Video below – CKZU 6160 khz as picked up in Japan
Update – By 1946, CBR operated a shortwave relay for remote areas of British Columbia using the call sign CBRX and operating on a frequency of 6160 kHz (in the 49m band). The call sign changed to CBUX in 1952 when the AM station became CBU. In 1965, the call sign changed to CKZU, recognizing that the ITU prefix CB was not assigned to Canada, but to Chile. The transmitter operates at 1000 watts and is located adjacent to CBU’s AM transmitter.
Colin Newell is a long time Victoria resident who finds stories in the odd places… and tries to tell them like it is…
Talking coffee on CKNW with Gord MacDonald · 21 December 2016 by colin newell
We were talking coffee with Gord MacDonald from CKNW – 980 from Vancouver — with some really good questions.
This podcast (interview) is around 11 minutes long – so strap yourself in.
I average around 20 radio, TV or newspaper interviews annually and this was one of the better ones – a lot of these radio hosts are affable, enthusiastic and well read before they undertake an interview – honored to chat on the subject of my passion. Coffee. Love it.
Podcast – If you cannot see the audio player above, click here for the mp3 download.
Talking Ham Radio on CBC Spark with Nora · 11 November 2016 by colin newell
Social media and its evolution – where did it begin? And where is it going?
We enjoy a spectrum of social media tools and experiences in the 21st Century and rightfully so. We have the tools and the technology to make great things happen. But how did we get to where we are today?
Humans have been communicating, somewhat inefficiently, for thousands and thousands of years – with foot messengers, smoke signals and simple peer to peer links, one on one, through the chapters of human history.
It is only with the advent of the telegraph and, soon after, the radio that we can reach a lot of people, reliably and over great distances. And it was radio, in the form of amateur or ham radio, that facilitated the instantaneous and often random social connections that would become the World’s first social media medium.
I talked at length with Nora Young on CBC Spark. The entire show was around 55 minutes and covered some of the history of early social media and its links to amateur radio technology and popular music.
Feel free to enjoy the entire episode over here
Or, if you are short for time, have a listen to our near-5 minute chat with Nora on the subject so dear to my heart – Amateur or Ham Radio and its relationship to the modern social media we enjoy today. –
If you cannot see the audio player below, click here for the mp3.
Spectres of Shortwave Sneak Preview · 7 November 2016 by colin newell
This is a very short interview with a gal from Eastern Canada who is producing a film about the Radio Canada International transmitter site in Sackville, New Brunswick.
Spectres of Shortwave – An experimental documentary film about the RCI shortwave radio towers. Images captured on 35mm film accompanied by personal stories told by people who lived near the towers.
Listen to the Podcast |
Click here to play the audio in your browser -or click the link below to download this short interview…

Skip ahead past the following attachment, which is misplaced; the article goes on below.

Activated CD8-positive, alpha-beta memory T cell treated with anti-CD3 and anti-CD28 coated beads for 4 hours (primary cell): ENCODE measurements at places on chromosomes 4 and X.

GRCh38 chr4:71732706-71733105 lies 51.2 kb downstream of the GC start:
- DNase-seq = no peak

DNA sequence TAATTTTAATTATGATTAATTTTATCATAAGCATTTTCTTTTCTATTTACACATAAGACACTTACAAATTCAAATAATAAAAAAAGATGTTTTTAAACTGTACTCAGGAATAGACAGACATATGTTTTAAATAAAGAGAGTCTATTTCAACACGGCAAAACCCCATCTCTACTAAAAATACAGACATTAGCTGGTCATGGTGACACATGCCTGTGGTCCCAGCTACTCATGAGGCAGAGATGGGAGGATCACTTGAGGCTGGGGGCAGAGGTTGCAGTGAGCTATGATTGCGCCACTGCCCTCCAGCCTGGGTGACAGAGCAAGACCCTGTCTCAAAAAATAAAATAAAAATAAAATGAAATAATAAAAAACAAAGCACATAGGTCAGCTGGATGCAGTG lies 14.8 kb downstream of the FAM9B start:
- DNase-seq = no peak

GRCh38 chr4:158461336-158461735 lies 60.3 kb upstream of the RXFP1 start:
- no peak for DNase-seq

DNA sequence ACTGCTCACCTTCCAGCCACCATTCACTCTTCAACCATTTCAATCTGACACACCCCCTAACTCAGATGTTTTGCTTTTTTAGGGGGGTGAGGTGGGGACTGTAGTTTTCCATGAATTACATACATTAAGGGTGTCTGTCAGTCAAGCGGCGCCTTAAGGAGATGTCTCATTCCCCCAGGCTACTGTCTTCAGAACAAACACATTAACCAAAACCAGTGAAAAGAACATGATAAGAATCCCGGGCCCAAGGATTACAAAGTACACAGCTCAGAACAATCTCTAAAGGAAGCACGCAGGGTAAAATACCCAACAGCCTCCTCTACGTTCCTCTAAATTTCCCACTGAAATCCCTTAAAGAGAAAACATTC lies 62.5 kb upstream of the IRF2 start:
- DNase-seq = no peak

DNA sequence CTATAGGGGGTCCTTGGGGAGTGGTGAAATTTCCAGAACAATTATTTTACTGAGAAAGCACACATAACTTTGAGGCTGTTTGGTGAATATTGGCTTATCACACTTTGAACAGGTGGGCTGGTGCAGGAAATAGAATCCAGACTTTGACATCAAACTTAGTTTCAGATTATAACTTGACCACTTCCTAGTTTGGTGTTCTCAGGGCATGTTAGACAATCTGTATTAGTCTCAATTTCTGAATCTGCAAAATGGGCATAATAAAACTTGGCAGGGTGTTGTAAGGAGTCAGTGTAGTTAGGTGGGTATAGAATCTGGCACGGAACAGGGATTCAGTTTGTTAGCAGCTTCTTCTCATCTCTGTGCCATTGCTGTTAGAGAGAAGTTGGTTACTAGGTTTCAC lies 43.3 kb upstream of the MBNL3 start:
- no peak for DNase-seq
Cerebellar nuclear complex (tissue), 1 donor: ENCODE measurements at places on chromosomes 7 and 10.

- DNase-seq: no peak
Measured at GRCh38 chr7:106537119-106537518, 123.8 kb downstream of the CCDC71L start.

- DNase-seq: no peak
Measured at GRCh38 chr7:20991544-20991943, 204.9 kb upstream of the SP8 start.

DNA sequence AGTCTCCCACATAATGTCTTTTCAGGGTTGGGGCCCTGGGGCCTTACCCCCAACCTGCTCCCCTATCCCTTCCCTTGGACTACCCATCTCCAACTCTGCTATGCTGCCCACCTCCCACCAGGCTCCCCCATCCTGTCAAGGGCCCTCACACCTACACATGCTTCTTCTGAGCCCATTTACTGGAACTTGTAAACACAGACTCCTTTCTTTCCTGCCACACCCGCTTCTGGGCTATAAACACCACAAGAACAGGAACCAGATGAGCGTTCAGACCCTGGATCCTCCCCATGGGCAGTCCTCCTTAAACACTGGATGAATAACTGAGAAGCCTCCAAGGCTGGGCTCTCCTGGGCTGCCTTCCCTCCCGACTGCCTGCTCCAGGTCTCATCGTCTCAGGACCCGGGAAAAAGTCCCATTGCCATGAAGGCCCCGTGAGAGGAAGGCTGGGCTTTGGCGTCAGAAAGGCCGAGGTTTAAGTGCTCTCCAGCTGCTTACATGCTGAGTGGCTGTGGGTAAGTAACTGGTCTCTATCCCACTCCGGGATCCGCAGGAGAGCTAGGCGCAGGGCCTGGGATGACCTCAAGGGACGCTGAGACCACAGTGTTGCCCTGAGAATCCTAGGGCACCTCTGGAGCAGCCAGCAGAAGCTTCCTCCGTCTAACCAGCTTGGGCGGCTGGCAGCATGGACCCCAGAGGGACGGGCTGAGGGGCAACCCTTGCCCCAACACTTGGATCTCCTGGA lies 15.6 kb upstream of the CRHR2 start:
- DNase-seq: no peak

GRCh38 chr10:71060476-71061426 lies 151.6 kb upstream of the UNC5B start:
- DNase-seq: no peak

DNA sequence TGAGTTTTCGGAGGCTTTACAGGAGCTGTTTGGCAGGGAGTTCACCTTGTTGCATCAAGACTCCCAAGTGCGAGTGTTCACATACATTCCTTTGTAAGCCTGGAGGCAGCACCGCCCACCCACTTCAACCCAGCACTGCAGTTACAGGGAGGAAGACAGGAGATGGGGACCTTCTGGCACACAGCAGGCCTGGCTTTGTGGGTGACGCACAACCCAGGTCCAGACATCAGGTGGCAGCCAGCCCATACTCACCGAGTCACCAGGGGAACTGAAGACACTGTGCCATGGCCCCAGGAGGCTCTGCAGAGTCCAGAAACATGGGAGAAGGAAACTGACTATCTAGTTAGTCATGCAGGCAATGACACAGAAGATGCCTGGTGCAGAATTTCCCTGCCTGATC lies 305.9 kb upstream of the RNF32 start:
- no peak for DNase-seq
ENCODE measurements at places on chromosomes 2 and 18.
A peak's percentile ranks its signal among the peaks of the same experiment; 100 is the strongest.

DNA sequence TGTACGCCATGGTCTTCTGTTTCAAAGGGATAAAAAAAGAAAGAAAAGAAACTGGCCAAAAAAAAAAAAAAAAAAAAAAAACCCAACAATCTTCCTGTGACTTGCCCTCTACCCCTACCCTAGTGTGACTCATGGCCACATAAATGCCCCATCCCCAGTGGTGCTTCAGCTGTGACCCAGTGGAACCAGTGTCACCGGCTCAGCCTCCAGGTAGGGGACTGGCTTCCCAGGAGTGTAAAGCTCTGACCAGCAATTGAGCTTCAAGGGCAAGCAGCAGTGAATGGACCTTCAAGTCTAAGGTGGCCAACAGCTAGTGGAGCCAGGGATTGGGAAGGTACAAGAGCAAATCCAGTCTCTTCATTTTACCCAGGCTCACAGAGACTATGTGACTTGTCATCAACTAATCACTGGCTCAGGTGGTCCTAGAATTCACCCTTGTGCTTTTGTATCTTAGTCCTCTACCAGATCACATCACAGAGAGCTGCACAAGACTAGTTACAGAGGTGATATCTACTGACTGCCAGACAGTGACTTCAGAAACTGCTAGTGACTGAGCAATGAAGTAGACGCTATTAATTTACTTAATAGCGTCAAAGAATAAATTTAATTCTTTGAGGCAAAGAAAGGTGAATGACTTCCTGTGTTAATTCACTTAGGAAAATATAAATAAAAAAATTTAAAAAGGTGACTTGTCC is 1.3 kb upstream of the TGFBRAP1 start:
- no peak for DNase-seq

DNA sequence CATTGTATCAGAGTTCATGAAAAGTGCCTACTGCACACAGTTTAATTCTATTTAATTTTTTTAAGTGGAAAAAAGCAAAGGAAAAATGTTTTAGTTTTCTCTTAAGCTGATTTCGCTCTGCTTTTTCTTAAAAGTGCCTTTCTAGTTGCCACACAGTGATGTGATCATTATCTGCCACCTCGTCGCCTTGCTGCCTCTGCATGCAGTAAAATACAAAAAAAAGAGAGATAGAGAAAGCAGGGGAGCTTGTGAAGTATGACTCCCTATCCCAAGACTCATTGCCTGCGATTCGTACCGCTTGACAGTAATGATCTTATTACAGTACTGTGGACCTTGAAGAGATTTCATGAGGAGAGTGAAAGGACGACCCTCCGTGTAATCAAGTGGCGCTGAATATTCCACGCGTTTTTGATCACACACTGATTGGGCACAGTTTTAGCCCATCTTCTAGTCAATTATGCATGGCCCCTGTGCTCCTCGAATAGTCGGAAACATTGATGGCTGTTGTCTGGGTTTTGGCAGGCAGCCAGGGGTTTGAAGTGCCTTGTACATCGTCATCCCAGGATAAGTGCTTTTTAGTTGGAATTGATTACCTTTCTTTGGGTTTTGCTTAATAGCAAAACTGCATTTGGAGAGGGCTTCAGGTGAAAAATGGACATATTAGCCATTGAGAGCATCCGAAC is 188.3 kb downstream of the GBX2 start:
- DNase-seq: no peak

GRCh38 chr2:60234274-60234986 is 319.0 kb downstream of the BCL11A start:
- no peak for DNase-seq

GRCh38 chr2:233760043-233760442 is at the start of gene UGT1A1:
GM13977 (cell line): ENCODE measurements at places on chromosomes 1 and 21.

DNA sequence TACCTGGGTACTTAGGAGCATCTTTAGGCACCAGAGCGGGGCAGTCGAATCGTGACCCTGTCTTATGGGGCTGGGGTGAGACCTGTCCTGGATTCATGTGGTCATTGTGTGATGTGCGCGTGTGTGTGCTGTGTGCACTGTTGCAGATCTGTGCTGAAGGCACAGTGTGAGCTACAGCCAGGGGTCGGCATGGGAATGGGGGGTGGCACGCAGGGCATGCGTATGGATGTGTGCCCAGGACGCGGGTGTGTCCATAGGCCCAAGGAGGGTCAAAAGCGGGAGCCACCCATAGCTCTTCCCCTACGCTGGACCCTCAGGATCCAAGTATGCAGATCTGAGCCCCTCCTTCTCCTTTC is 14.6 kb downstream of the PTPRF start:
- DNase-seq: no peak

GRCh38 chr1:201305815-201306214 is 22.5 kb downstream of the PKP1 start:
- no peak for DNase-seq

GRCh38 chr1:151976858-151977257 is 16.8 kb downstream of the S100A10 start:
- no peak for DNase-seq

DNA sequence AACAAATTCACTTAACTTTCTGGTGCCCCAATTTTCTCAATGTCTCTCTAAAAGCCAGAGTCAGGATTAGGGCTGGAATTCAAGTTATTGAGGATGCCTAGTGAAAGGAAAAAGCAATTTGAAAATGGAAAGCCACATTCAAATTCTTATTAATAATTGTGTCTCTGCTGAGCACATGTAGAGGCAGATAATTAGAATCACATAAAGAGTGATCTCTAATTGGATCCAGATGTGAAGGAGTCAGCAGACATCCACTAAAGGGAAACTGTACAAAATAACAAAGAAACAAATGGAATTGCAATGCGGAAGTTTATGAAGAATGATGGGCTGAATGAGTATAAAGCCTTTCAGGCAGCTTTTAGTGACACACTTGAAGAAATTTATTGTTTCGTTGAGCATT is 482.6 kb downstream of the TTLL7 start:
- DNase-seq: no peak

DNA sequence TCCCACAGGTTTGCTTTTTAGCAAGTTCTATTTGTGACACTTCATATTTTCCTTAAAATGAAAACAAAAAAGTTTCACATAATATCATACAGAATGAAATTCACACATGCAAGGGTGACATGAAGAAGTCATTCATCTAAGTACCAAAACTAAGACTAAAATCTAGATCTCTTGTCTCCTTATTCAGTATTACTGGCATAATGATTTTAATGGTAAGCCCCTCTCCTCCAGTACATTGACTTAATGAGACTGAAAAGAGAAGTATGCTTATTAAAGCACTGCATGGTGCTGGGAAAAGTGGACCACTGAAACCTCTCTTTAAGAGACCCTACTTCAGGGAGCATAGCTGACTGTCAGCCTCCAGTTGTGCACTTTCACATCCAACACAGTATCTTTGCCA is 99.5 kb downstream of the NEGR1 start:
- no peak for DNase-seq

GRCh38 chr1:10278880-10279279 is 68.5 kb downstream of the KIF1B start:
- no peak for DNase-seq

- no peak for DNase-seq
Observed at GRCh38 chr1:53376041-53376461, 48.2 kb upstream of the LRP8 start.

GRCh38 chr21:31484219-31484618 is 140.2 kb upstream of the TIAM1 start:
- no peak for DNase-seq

Winter Storm Muffins re-mix Chapter 2 · 6 November 2016 by colin newell
I have been doing most of my own baking since I was 12 – and although I do not have a cookbooks worth of experience, I have come up with a few good things. These are a Daylight Saving Time classic to get over the shock of the time change!
One recipe that I have been making for over a decade is my Winter Storm muffin recipe – and I do reference it quite a lot on my blog as it has evolved some – so here is the re-mix:
The Dry – mix in a large bowl
2 Cups Whole Wheat flour
2 Cups All-purpose Flour
1 Cup Each; Rolled oats, Corn meal and (oat or wheat) bran
(A variation for me is using 3 cups of All-Bran for a classic Bran muffin or a sugar free granola mixture)
1/2 to 1 Cup dark brown sugar
1.5 Tbsp Baking Soda
1 Tbsp Magic Baking Powder
1/2 Tsp Kosher or Sea Salt
1/2 – 1 Tbsp Organic Saigon Cinnamon
1/2 whole fresh ground nutmeg
3/4 Cup unsweetened Apple Sauce
1/4 Cup Canola Oil
1 Tbsp Organic Vanilla
2 Cups Almond milk OR 2 Cups Goat’s milk
Almond milk (sugar free) is a healthy alternative to cow’s milk
and if you like an interesting flavour consider some organic Goat’s milk – great for the lactose intolerant among us.
Add Wet to Dry Mix – Do not over-mix.
I use a Kitchen-aid mixer.
Add from 2 to 4 cups of the fruit of your choice – I use finely chopped mango, or apple, or fresh Turkish figs, blueberries or anything in the way of frozen fruit medleys – the sky is the limit.
Another option is 1/2 cup of chopped nuts (any kind) in lieu of single cups of fruit.
A couple of times the mix seemed a little dry after the liquid was added.
Solution: Add a shot glass (2 fluid ounces) of your favorite juice; Orange, Cranberry, Lemon – whatever you have.
Pam spray 2 Muffin tins (I use a 12 and a 6)
Use an Ice Cream scoop for loading up the muffin tins – paper definitely not needed!
Bake for 24 minutes in a 375 degree oven – check for degree of done with a toothpick.
Poke the muffins. If the picks come out clean, you are good to go.
Let cool in pans for about 10 minutes and then air dry on cooling grid. Makes about 20 freezer ready muffins.
Ziploc freezer bags suggested for long term storage.